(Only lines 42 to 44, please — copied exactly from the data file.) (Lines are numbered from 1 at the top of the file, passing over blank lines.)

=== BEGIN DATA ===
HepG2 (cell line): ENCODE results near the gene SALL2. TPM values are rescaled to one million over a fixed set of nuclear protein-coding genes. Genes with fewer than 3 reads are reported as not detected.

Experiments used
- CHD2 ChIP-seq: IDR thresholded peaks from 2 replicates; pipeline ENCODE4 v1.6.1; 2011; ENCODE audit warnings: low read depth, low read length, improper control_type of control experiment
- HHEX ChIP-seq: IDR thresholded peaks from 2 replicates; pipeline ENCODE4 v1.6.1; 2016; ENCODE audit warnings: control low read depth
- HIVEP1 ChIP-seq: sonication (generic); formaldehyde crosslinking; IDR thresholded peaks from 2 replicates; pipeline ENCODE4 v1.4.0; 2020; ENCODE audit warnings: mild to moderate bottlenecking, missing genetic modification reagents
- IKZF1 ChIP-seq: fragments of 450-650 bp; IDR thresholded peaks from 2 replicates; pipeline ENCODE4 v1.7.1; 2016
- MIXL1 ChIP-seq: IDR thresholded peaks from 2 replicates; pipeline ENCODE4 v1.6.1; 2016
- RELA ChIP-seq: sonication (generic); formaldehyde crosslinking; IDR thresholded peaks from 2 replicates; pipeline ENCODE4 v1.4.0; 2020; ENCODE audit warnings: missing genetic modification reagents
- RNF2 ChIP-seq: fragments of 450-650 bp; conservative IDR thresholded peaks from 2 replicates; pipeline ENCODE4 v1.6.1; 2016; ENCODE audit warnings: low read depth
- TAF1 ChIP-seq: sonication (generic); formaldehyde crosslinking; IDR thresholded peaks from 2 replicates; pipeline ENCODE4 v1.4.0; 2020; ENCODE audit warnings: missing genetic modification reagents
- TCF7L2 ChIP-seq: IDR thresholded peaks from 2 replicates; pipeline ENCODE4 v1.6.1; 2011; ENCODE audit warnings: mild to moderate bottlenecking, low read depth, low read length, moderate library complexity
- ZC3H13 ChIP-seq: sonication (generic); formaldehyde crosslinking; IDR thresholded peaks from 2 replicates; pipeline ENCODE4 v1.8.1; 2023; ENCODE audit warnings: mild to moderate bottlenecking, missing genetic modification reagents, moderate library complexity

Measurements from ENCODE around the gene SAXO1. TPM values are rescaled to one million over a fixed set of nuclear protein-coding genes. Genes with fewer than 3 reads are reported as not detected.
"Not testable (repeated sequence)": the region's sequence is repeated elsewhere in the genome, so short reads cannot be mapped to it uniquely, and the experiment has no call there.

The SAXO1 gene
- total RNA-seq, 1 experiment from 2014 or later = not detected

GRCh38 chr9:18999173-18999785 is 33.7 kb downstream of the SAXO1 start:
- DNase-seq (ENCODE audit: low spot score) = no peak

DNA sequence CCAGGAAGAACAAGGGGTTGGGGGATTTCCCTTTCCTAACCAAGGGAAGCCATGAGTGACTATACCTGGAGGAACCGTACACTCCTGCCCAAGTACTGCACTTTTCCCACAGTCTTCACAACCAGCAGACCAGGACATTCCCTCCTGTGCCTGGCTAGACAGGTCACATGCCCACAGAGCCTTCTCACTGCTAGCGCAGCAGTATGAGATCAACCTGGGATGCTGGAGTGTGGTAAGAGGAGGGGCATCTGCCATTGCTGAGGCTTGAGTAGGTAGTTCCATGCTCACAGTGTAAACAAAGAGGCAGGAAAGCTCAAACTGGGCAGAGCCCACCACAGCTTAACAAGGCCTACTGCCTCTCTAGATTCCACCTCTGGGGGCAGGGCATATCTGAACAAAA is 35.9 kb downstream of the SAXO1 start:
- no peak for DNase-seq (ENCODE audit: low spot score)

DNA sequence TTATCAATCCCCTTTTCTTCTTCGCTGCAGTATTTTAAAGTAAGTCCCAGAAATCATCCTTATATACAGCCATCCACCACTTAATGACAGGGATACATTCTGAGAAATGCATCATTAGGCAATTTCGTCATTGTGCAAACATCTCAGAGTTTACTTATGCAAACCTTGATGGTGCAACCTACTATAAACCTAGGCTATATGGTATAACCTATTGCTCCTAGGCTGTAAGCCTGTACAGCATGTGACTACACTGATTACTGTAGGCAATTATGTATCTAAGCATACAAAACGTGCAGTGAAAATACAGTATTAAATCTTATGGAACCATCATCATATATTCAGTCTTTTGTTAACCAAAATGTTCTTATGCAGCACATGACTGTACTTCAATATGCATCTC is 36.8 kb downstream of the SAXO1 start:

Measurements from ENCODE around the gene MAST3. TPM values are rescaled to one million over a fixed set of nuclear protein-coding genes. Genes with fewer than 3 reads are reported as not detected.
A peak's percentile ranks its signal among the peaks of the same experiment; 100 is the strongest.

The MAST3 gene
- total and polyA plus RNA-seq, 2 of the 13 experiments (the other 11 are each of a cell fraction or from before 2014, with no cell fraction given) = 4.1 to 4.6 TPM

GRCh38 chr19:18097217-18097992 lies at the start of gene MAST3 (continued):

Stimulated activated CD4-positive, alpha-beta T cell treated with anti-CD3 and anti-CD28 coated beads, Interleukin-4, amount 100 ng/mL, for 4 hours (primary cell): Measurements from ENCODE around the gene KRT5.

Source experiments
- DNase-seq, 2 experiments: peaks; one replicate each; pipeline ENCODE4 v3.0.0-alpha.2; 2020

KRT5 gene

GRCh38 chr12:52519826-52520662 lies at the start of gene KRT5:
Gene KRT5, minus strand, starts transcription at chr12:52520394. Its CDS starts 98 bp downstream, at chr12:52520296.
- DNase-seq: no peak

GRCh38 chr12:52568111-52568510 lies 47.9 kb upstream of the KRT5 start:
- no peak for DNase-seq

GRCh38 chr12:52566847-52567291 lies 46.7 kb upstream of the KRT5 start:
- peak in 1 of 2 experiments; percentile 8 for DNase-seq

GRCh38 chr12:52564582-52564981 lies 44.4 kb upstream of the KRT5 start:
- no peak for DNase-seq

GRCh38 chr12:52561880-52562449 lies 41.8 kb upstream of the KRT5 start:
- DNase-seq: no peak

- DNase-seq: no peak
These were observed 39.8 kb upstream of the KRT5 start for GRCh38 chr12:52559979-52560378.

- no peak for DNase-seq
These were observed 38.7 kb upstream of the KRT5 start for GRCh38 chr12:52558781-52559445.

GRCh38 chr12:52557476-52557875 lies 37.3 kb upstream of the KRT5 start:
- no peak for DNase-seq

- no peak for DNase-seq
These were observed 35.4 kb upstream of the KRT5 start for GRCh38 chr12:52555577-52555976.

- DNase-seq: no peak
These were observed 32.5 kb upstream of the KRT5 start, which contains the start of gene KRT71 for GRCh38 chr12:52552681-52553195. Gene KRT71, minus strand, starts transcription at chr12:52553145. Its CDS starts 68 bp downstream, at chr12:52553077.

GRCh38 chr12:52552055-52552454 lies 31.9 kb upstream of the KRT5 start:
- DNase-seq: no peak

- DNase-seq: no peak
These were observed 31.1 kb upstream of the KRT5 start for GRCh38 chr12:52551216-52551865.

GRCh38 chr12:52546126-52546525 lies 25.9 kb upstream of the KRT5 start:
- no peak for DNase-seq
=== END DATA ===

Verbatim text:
- DNase-seq: no peak
These were observed 39.8 kb upstream of the KRT5 start for GRCh38 chr12:52559979-52560378.

- no peak for DNase-seq